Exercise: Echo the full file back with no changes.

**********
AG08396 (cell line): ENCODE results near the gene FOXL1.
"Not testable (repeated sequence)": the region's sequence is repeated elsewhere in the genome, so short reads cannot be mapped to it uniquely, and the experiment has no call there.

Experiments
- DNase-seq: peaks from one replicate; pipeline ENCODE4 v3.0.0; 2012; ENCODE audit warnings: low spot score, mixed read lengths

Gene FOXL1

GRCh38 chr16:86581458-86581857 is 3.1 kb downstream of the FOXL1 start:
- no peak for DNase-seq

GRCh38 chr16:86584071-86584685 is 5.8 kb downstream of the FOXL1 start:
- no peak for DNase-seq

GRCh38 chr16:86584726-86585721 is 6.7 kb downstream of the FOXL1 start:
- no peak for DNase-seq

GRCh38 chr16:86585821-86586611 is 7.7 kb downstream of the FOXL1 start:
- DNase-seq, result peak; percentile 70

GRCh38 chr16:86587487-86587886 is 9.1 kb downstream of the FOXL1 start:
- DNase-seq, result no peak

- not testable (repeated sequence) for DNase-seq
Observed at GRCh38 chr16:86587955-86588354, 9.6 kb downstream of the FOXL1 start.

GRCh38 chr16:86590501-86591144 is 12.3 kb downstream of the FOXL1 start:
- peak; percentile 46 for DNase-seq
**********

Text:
AG08396 (cell line): ENCODE results near the gene FOXL1.
"Not testable (repeated sequence)": the region's sequence is repeated elsewhere in the genome, so short reads cannot be mapped to it uniquely, and the experiment has no call there.

Experiments
- DNase-seq: peaks from one replicate; pipeline ENCODE4 v3.0.0; 2012; ENCODE audit warnings: low spot score, mixed read lengths

Gene FOXL1

GRCh38 chr16:86581458-86581857 is 3.1 kb downstream of the FOXL1 start:
- no peak for DNase-seq

GRCh38 chr16:86584071-86584685 is 5.8 kb downstream of the FOXL1 start:
- no peak for DNase-seq

GRCh38 chr16:86584726-86585721 is 6.7 kb downstream of the FOXL1 start:
- no peak for DNase-seq

GRCh38 chr16:86585821-86586611 is 7.7 kb downstream of the FOXL1 start:
- DNase-seq, result peak; percentile 70

GRCh38 chr16:86587487-86587886 is 9.1 kb downstream of the FOXL1 start:
- DNase-seq, result no peak

- not testable (repeated sequence) for DNase-seq
Observed at GRCh38 chr16:86587955-86588354, 9.6 kb downstream of the FOXL1 start.

GRCh38 chr16:86590501-86591144 is 12.3 kb downstream of the FOXL1 start:
- peak; percentile 46 for DNase-seq